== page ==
A source of hope: green hydrogen produced with electricity from renewable resources.
A source of hope: green hydrogen produced with electricity from renewable resources. Shutterstock/peterschreiber.media

Headline: Techno-Economic and Political Dimensions of a Global Hydrogen Economy

Duration:
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Hydrogen has recently emerged as a key prospect for enabling European and global energy transformations to achieve carbon neutrality. Green and low-carbon hydrogen could help decarbonize high-emitting sectors, including steel, chemicals, and transportation. In this interdisciplinary project, researchers explore the underlying technological possibilities and economic structures of an emerging hydrogen economy and analyze their impacts on decarbonization pathways.

Considering the trade-offs of alternative production pathways

As a fuel, hydrogen releases no carbon dioxide. However, its production pathway is decisive to assess its overall carbon footprint and sustainability. Green hydrogen, produced with electricity from renewable resources, is the only available zero-carbon option. However, the same renewable resources are needed to replace fossil-based power generation, placing green hydrogen production in direct competition with decarbonization strategies in the electricity sector. Alternatives include low-carbon hydrogen production from natural gas in combination with carbon capture and sequestration (CCS) technologies (so-called blue hydrogen). Critics of these technologies highlight the danger of creating new lock-ins in fossil-based infrastructure as well low public acceptance, particularly in Germany.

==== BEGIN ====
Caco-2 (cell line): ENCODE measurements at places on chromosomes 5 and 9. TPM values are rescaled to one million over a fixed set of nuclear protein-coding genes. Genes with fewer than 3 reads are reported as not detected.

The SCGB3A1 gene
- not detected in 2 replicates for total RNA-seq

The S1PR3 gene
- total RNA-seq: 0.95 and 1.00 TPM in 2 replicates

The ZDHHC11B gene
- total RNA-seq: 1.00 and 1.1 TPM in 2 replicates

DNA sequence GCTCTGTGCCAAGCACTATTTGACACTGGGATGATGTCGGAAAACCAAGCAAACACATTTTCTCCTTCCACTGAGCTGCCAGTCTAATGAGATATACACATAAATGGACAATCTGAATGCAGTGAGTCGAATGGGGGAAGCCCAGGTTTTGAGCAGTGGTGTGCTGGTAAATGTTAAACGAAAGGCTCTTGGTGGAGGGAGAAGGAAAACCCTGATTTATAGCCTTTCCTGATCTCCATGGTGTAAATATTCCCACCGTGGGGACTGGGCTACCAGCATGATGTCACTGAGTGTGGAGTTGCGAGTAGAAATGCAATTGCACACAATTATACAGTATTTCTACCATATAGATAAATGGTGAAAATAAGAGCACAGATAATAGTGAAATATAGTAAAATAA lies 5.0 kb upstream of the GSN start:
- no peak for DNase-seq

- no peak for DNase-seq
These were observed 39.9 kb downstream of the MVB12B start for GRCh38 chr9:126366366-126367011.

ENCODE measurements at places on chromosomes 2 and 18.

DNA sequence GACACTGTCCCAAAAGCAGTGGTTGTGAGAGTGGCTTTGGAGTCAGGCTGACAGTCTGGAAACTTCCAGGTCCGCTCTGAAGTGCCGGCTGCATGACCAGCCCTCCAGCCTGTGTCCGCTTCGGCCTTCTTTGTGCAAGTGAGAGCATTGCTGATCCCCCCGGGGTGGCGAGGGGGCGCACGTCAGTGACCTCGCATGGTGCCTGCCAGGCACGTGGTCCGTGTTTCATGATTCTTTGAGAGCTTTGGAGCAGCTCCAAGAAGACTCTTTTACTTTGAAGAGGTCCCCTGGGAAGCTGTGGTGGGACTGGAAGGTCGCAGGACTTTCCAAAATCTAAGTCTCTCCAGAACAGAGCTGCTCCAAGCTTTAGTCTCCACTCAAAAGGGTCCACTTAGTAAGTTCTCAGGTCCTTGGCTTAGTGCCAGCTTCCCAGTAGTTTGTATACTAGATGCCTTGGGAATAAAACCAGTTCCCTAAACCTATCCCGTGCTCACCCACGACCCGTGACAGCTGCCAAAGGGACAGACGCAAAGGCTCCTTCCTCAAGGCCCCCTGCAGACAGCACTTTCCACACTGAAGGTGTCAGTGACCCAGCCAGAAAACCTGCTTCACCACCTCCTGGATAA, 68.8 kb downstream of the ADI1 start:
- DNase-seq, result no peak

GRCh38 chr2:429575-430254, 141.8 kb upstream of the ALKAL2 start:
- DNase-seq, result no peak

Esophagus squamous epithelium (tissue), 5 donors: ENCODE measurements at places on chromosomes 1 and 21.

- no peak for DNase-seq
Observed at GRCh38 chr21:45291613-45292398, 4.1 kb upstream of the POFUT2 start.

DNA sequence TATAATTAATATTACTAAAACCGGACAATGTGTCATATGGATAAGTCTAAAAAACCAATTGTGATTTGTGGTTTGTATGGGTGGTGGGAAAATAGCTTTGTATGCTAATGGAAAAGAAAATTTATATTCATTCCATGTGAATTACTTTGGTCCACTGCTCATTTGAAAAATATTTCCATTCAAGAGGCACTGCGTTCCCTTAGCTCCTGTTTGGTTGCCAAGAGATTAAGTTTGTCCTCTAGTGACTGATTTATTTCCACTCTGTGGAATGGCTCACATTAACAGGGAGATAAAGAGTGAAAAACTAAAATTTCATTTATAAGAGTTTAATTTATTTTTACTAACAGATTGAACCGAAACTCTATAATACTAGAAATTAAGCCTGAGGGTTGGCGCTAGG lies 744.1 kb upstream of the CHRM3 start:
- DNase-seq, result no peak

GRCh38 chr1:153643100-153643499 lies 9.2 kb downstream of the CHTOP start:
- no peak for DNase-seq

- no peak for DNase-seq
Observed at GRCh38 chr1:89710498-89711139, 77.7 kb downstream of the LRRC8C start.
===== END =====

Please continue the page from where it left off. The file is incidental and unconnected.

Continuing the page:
Stimulating an informed public debate

The emerging technology pathways will not only shape international decarbonization efforts but will remake the geopolitics of energy in the process. They will reshape trade relationships, create new resource dependencies, and impact global power structures. This in turn will shape actor strategies in the field. In this project, IASS researchers will conduct inter-disciplinary assessments of different technology options and explore their implications for the international political economy of a global transition to sustainable energy. Their approach combines stakeholder dialogue with in-depth empirical analysis to stimulate informed public debate on the political choices in this emerging technology field.